Browsing Department of Biochemistry and Molecular Biology Theses and Dissertations by Subjects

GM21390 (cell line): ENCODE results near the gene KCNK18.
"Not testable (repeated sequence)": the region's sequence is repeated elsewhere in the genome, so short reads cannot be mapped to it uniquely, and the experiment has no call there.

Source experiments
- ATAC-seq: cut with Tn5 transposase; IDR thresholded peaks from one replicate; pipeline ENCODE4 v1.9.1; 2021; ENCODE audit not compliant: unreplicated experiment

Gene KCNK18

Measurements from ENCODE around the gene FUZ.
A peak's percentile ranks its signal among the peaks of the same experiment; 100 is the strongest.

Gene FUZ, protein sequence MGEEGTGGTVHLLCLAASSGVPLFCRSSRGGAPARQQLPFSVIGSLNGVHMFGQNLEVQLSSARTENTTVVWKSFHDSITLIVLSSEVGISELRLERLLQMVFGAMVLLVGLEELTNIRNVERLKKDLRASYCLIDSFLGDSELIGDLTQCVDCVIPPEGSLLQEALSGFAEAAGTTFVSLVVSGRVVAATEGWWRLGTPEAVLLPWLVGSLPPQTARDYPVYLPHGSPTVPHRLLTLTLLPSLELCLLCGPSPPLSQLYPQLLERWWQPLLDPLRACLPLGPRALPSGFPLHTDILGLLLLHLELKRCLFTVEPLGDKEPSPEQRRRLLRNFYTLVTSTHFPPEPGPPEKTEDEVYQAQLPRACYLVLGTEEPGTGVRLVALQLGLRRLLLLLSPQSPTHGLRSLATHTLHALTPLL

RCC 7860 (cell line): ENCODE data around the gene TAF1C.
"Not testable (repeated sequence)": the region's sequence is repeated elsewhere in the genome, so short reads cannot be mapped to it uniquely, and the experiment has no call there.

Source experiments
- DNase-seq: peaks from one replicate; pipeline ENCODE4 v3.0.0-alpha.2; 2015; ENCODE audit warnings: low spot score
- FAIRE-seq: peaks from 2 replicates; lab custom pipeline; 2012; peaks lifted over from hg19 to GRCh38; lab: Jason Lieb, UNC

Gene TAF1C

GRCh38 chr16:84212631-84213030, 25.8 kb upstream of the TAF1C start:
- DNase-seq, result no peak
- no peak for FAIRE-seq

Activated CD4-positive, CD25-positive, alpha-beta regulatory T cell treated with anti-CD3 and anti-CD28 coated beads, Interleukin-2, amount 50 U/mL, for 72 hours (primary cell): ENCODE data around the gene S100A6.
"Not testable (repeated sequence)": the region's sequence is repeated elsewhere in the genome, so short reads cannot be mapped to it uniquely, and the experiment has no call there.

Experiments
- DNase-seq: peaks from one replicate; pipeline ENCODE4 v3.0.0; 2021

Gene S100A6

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DISCOVERY AND VALIDATION OF A NOVEL NEUTROPHIL ACTIVATION MARKER ASSOCIATED WITH OBESITYObesity and its related comorbidities such as cardiovascular disease (CVD) have imposed a huge burden on public health worldwide. Identification of the mechanistic pathways by which obesity impacts cardiovascular health is urgently needed to provide new targets for prevention of obesity and its associated CVDs. Low-grade systemic inflammation accompanies obesity and etiologically contributes to obesity-induced CVD. Neutrophils represent the most abundant type of leukocytes in humans and neutrophil activation is a fundamental process in the inflammatory response. Growing evidence supports that neutrophils are most likely to be the target peripheral leukocyte subtype initiating the adipose tissue inflammatory cascade in response to obesity. As depleting neutrophils is not a choice in humans, identification of obesity induced neutrophil activation markers becomes a prerequisite to develop targeted treatment. Therefore, our central hypothesis is that there are neutrophil activation markers that can specifically respond to obesity status and mediate obesity’s effect on CVD risks. The goal of this study is to identify these markers and their roles on CVD risk using a step-wise approach including an unbiased omic step (i.e. the discovery phase) and a target step (i.e. the validation phase). To achieve this goal, we used the biological samples of 688 subjects from multiple cohorts that generally have neutrophils, white blood cells, and plasma stored. CVD risk factors including blood pressure, insulin resistance, lipid profile, and pulse wave velocity have been measured. In the discovery phase, genome wide DNA methylation, RNA-sequencing and quantitative proteomics were obtained from the purified neutrophils. A significant difference was found for one gene, ALPL, across 3 omics platforms. In the validation phase, ALPL expression and the cellular protein levels were found to be higher in obese compared with lean subjects. Within the obese population, we observed ALPL expression level positively associated with CVD risk factors including systolic blood pressure (SBP), diastolic blood pressure (DBP), mean arterial pressure (MAP), carotid intima–media thickness (IMT), triglycerides (TG), and fasting insulin. This study identified one novel marker of neutrophil activation in response to obesity and provided evidence that obesity induced changes in ALPL expression were associated with CVD risk factors.